The Bankruptcy Code of 1978 granted bankruptcy judges broad authority to resolve disputes related to debtors and their estates, but it did not grant them Article III protections against the removal or reduction of their salaries. The Court has struggled for thirty years over how to accommodate the practical justifications for that grant with the constitutional vesting of the judicial power in courts with Article III protections.

In Northern Pipeline Construction Company v. Marathon Pipe Line Co., a divided Court held that the Constitution prevented bankruptcy courts from adjudicating a state-law breach of contract claim, even though it was brought by a creditor against the estate of the bankrupt. The Court extended that decision twice – first in Granfinanciera SA v. Nordberg (fraudulent conveyance claim brought by an estate) and again in Stern v. Marshall (counterclaim brought by an estate against a creditor).   Last Term’s decision in Executive Benefits Insurance Agency v. Arkison considered a bankruptcy court’s adjudication in the first instance of a so-called Stern claim (a claim that requires Article III adjudication under Stern and its predecessors); the Court held that a district judge’s subsequent entry of judgment following de novo review satisfied the requirements of Article III.

Yesterday’s decision in Wellness International Network v. Sharif followed Arkison, holding that a bankruptcy court adjudication of a Stern claim is permissible under Article III so long as the parties consent. The Court’s holding is not nearly so startling as the reasoning and commentary offered to support it. The practical consequences of a contrary ruling are considerable: in general, a contrary ruling probably would have required direct district-court adjudication of a wide variety of matters currently handled by bankruptcy judges. That is not to say it would have been shocking for the Court to have come out on the other side of this one: the opinions in Marathon, Granfinanciera, and Stern displayed a readiness to make potentially disruptive changes to the bankruptcy process if a majority of the Justices found transgressions on Article III.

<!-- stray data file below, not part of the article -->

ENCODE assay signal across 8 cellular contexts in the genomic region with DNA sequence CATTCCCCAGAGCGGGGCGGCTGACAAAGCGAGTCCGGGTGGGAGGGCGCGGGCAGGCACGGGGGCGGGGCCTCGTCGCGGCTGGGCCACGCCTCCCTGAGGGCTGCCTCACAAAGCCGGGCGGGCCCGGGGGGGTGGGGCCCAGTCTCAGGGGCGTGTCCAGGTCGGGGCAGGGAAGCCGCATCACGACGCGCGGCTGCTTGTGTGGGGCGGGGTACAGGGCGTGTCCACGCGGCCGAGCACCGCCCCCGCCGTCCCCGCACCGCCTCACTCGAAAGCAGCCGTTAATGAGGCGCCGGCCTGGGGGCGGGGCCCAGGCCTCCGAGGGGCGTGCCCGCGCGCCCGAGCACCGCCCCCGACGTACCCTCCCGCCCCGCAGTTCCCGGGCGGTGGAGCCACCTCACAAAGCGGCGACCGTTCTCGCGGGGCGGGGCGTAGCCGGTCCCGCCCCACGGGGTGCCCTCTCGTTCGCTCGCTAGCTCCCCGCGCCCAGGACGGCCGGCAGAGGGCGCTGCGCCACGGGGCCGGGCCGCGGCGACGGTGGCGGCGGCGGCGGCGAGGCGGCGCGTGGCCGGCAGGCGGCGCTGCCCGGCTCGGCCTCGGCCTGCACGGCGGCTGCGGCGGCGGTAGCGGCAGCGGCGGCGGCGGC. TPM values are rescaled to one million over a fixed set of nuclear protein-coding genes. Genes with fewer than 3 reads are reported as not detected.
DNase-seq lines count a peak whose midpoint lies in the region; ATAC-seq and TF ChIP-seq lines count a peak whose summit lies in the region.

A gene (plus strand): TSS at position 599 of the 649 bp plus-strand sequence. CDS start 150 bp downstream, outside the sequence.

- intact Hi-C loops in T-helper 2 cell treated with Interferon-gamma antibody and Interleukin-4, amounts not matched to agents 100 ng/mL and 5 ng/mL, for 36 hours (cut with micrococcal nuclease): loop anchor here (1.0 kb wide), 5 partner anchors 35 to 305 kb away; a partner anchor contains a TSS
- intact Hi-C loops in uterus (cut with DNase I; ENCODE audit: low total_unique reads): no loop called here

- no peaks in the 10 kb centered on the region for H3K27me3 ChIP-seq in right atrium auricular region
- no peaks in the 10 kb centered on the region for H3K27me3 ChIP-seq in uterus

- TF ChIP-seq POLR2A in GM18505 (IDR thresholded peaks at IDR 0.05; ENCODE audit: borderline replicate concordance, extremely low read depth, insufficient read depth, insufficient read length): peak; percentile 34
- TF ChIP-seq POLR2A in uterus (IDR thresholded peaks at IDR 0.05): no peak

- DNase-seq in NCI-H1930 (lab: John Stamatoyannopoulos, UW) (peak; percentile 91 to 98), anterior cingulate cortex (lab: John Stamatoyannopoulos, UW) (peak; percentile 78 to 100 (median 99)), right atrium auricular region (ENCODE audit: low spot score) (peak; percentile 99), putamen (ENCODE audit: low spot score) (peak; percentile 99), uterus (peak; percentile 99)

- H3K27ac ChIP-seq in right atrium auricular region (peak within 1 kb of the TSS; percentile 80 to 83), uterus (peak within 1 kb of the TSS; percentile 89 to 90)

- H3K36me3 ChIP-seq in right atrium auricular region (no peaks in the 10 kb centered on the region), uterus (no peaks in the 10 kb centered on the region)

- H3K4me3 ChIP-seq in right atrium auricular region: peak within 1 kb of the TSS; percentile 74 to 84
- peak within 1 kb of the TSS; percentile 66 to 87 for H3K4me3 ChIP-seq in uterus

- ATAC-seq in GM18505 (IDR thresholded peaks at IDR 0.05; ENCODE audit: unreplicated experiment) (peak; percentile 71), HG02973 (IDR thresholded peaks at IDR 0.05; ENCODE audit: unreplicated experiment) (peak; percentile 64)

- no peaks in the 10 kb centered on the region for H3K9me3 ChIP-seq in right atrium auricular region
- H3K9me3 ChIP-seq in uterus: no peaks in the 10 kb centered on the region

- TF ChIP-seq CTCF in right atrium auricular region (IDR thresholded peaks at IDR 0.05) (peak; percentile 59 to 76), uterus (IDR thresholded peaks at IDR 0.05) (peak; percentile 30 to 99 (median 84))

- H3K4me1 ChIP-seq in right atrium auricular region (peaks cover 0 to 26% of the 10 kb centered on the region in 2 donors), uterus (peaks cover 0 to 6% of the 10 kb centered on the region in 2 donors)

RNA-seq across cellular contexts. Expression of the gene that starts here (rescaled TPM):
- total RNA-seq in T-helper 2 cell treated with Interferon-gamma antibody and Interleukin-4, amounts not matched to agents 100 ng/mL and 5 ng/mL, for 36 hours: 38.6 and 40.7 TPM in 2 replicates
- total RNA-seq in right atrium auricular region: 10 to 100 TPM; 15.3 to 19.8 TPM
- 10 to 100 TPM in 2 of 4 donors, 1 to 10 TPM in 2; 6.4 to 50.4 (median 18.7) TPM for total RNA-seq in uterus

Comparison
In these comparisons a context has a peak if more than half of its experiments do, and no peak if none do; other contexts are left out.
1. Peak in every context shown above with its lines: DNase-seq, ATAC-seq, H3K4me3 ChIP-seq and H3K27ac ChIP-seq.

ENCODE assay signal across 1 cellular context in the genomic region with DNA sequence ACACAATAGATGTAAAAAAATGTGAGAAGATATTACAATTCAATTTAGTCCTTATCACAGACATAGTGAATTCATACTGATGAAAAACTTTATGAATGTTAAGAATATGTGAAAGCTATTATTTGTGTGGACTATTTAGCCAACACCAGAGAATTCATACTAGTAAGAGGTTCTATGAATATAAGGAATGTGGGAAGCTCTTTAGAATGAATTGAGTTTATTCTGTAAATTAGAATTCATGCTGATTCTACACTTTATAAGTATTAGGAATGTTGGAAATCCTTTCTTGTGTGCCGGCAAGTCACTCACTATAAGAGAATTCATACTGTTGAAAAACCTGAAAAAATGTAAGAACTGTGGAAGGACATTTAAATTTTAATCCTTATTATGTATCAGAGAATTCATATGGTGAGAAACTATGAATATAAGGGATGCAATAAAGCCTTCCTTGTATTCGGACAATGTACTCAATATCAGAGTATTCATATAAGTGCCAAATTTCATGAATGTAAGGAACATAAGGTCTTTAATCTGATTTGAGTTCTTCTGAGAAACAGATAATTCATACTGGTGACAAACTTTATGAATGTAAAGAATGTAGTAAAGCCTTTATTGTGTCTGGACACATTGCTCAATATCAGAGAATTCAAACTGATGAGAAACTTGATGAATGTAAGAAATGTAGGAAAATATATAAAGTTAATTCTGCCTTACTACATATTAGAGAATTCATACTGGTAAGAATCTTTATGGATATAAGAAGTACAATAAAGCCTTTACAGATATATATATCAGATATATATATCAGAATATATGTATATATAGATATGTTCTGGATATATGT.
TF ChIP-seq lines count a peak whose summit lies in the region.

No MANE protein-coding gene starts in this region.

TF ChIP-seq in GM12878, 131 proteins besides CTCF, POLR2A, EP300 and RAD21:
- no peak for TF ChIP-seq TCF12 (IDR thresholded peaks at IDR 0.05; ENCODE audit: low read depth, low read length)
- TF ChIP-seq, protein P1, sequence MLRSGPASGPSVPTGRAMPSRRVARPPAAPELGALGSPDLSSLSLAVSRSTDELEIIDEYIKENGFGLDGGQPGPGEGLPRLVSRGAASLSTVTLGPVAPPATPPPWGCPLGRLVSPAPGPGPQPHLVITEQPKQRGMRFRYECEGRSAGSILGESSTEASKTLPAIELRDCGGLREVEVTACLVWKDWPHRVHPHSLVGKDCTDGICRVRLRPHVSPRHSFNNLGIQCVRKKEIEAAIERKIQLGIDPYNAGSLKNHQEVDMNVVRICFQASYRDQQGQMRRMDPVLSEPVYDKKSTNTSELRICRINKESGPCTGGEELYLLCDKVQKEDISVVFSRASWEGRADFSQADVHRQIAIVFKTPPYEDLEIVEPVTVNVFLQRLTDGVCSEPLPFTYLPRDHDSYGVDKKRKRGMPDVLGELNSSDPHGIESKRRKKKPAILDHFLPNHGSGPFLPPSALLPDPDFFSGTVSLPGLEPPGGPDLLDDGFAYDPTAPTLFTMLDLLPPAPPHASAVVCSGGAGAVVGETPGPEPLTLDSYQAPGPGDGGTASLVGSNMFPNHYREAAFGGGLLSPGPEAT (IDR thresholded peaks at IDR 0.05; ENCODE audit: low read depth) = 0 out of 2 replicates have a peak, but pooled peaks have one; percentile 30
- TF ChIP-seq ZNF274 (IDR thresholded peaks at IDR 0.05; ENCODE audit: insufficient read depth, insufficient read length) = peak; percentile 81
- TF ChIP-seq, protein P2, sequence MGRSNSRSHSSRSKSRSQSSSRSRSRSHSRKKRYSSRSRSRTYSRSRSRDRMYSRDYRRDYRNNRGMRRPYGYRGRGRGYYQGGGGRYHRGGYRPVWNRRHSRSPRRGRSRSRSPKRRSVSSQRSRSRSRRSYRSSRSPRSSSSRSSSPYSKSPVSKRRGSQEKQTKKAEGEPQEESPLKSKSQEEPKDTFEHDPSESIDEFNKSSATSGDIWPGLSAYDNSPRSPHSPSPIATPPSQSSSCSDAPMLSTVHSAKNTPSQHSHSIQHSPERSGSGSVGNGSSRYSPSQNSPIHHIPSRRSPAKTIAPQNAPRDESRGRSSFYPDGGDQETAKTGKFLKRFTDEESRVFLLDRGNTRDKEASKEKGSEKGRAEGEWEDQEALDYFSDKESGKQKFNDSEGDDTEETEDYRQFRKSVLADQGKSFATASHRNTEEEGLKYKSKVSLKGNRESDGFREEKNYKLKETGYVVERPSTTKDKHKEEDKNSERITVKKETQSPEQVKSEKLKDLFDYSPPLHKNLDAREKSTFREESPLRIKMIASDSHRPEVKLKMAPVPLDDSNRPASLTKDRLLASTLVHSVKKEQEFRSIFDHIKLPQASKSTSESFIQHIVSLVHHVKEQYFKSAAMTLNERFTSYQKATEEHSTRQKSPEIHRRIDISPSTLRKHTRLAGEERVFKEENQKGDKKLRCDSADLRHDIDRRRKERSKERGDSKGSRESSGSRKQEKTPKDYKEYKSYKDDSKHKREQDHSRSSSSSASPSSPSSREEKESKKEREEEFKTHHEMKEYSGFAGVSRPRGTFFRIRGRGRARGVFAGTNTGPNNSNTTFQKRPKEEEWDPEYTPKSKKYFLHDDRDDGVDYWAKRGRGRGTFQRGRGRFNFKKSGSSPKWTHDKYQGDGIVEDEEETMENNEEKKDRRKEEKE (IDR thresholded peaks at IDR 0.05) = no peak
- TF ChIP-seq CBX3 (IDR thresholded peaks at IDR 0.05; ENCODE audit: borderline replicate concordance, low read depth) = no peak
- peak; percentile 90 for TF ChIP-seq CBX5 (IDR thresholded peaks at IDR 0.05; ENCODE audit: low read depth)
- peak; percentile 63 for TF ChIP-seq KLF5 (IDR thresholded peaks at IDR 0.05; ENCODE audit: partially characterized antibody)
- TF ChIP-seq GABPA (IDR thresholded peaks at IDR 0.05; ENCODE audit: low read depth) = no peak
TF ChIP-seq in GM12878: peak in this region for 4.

At least to me, what is most striking about Justice Sonia Sotomayor’s opinion is the undergirding perspective of a deep-seated respect for the bankruptcy judges. Even apart from the willingness to disrupt the bankruptcy process mentioned above, any reader of decisions like RadLAX Gateway Hotel v. Amalgamated Bank, Bank of America National Trust and Savings Ass’n v. 203 N. LaSalle Street Partnership, BFP v. Resolution Trust Corp., and Dewsnup v. Timm will know that the Court has often been skeptical of the capability of bankruptcy judges, acting to limit their discretion in a wide variety of substantive areas. {Apologies to Douglas Baird and Anthony Casey for theft of their reasoning on that subject.}

Here, however, the Court in ways small and large displays unalloyed appreciation for the contribution of those judges to the judicial system. To get a sense of the tone, consider the Court’s statement early in its opinion that “it is no exaggeration to say that without the distinguished service of these judicial colleagues [i.e., magistrates and bankruptcy judges], the work of the federal court system would grind nearly to a halt.” Nothing could be farther from the tone of Justice William Brennan’s opinions in Marathon and Granfinanciera, which zealously policed congressional efforts to push adjudicatory responsibility to the very same “distinguished” judicial “colleagues.”

The sentiment bears doctrinal fruit in the basic analytical move that supports the Court’s holding: conflation of the hitherto-dubious constitutional position of bankruptcy judges with the well-established constitutional legitimacy of magistrates. It has been settled for decades that magistrates properly handle the matters delegated to them by district judges, at least so long as the parties consent. Placing the two groups in a single category, the Wellness Court emphasized that
Article III judges appoint and remove both groups, that both groups are adjuncts of the district court judges, and that bankruptcy courts hear matters solely on a district court’s reference, which can be withdrawn sua sponte or at the request of a party.

The Court did not mention that the district court’s “reference” in the bankruptcy context is not at all like the process for referring issues to magistrates. Reference in the bankruptcy context is entirely pro forma, occurs automatically and without exception in all courts throughout the nation, and (absent a specific contrary order) carries all aspects of the proceeding with it. Nor did the Court mention that consent of the parties is, at least in the statutory scheme, wholly irrelevant to bankruptcy court authority. To be sure, the Court correctly stated that the district court can withdraw the reference on the request of a party, but that doesn’t mean much when you notice that the district court also has the authority to ignore the party’s request. Such a request has no more structural significance than any other concern that might motivate a district court, acting of its own unreviewable volition, to withdraw the case from the bankruptcy court.